ASCs, hospitals grapple with anesthesia trends

Anesthesiologist shortages have been sweeping the nation, forcing major hospital systems to cancel procedures as ASCs and inpatient systems alike continue to fight for top talent. 

In addition, the average salary for anesthesiologists has continued to rise, forcing health systems to compete by raising wages if they want to retain specialists. 

Kenneth Candido, MD, professor of clinical anesthesiology at the University of Illinois Chicago and CEO and president of Chicago Anesthesia Associates told Becker's that anesthesiologists currently have the upper hand when it comes to employment, making things harder for systems that need specialists. 

Dr. Kenneth Candido: While physician reimbursements for anesthesia services are decidedly on the decline from insurance companies, anesthesiology salaries have risen at the very same time. In fact, anesthesiology salaries have never been higher in history. How has this occurred?  Simply stated, anesthesia services have been deemed to be essential to the entire functioning of any institution, from providing emergency airway services on the units and in the emergency department, to supporting labor and delivery and the GI suites and operating rooms.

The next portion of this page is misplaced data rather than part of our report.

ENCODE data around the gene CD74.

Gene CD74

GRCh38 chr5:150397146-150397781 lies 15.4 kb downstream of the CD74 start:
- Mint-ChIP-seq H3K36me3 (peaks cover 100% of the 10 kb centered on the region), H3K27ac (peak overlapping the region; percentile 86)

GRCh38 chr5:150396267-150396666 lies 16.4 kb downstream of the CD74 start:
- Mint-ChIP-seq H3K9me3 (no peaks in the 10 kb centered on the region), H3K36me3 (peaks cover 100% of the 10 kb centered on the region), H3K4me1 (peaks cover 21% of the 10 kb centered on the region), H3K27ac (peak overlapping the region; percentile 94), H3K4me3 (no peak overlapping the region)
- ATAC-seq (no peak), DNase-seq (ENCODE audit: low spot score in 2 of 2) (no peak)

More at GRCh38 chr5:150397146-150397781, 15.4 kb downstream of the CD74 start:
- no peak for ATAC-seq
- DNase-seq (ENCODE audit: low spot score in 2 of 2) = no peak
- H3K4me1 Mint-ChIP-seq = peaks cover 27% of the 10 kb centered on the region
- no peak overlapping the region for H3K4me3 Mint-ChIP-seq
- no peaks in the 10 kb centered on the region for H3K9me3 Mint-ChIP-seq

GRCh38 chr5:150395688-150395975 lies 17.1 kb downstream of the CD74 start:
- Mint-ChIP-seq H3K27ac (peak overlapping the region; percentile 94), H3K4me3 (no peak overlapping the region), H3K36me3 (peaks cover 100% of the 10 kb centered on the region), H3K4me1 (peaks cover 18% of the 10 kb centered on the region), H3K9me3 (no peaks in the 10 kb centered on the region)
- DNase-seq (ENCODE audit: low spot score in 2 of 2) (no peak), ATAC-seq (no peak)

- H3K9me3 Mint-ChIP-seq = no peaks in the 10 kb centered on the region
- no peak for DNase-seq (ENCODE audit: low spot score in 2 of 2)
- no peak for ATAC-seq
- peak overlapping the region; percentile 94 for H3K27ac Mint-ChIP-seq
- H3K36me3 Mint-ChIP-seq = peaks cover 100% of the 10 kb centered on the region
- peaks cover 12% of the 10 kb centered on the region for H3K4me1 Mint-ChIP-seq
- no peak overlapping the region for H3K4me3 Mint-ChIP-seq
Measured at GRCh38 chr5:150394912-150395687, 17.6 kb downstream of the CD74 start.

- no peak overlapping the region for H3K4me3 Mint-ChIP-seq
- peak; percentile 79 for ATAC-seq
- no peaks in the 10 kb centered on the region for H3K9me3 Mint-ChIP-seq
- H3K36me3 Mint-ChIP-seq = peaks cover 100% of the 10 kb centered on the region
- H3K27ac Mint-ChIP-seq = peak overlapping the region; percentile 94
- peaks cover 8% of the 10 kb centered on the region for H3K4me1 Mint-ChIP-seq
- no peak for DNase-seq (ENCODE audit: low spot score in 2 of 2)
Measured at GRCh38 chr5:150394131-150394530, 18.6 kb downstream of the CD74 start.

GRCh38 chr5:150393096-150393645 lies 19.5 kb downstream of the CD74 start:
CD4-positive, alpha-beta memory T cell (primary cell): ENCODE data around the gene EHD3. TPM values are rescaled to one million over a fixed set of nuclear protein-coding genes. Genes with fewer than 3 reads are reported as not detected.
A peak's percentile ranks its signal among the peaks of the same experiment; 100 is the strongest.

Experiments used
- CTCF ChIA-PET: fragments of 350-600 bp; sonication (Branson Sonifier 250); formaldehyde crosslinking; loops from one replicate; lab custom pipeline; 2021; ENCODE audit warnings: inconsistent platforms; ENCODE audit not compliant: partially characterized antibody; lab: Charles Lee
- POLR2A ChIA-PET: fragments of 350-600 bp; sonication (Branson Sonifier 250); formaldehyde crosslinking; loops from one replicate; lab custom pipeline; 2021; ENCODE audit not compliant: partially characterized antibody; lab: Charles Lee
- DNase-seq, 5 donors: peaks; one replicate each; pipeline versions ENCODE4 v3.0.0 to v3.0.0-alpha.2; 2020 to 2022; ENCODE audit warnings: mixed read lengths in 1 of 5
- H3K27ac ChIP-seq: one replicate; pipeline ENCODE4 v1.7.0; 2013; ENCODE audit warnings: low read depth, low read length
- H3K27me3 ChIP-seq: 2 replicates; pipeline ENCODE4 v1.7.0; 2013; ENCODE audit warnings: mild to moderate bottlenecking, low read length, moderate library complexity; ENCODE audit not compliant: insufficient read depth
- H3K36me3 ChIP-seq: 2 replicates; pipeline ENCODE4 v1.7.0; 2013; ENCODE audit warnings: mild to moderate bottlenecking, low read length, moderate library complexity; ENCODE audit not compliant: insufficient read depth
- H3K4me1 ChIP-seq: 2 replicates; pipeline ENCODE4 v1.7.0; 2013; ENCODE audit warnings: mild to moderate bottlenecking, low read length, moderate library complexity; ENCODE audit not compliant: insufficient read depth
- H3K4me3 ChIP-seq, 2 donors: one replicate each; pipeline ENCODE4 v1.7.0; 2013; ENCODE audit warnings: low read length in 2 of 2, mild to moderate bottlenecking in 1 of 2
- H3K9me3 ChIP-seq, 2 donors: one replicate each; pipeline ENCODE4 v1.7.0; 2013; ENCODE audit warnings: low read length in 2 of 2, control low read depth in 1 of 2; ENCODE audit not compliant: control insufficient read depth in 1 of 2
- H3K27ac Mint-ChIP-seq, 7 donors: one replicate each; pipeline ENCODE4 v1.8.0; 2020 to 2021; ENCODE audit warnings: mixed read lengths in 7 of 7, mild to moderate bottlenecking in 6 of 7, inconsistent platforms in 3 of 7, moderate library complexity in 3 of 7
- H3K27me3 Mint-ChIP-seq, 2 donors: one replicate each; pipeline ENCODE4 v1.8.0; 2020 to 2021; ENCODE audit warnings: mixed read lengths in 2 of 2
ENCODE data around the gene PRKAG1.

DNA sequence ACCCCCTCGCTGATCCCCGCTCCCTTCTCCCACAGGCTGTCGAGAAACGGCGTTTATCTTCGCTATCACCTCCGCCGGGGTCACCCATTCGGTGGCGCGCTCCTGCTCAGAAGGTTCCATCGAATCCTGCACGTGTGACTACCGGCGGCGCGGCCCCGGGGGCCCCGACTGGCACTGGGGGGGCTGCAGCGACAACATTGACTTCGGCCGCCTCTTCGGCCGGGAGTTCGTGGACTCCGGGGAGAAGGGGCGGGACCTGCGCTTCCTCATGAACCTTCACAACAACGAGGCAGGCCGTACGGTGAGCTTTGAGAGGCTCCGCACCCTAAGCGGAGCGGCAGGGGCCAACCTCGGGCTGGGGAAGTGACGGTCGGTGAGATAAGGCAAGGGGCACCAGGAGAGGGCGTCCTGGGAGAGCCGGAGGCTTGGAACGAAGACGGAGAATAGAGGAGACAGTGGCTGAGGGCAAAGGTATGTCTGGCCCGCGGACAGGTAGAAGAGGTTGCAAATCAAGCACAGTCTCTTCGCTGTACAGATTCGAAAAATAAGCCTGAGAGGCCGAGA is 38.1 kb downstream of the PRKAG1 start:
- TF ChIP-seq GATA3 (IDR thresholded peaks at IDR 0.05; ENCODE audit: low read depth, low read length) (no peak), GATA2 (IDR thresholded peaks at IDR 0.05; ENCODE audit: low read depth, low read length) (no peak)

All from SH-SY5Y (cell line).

The operating room revenue runs the economic functioning of most major hospitals. The hospitals cannot afford to let the ORs be partially empty due to the driving force of the revenue stream as well as the fact that the cost of running them, full or empty, is extreme.

How is this disparity managed?  Major medical institutions have had to scramble to divert funds from one or several other service lines to anesthesia. There is a major shortage of anesthesia providers in the U.S. Anesthesiologists are in a unique position to essentially state their salaries, or else walk to accept positions elsewhere or to do locum work for incredible hourly rates.

Hospitals are scared to death and have been held hostage by the anesthesiologists who know that they can walk away at any moment for higher bidders. A bidding war has evolved and anesthesiologists are in the driver's seat. Everyone knows this. So hospitals are robbing Peter to pay Paul, as it were. It is an unsustainable situation which is destined to implode. Time will tell who the winners and the losers are going to be. But in the end, it likely will not be pretty.

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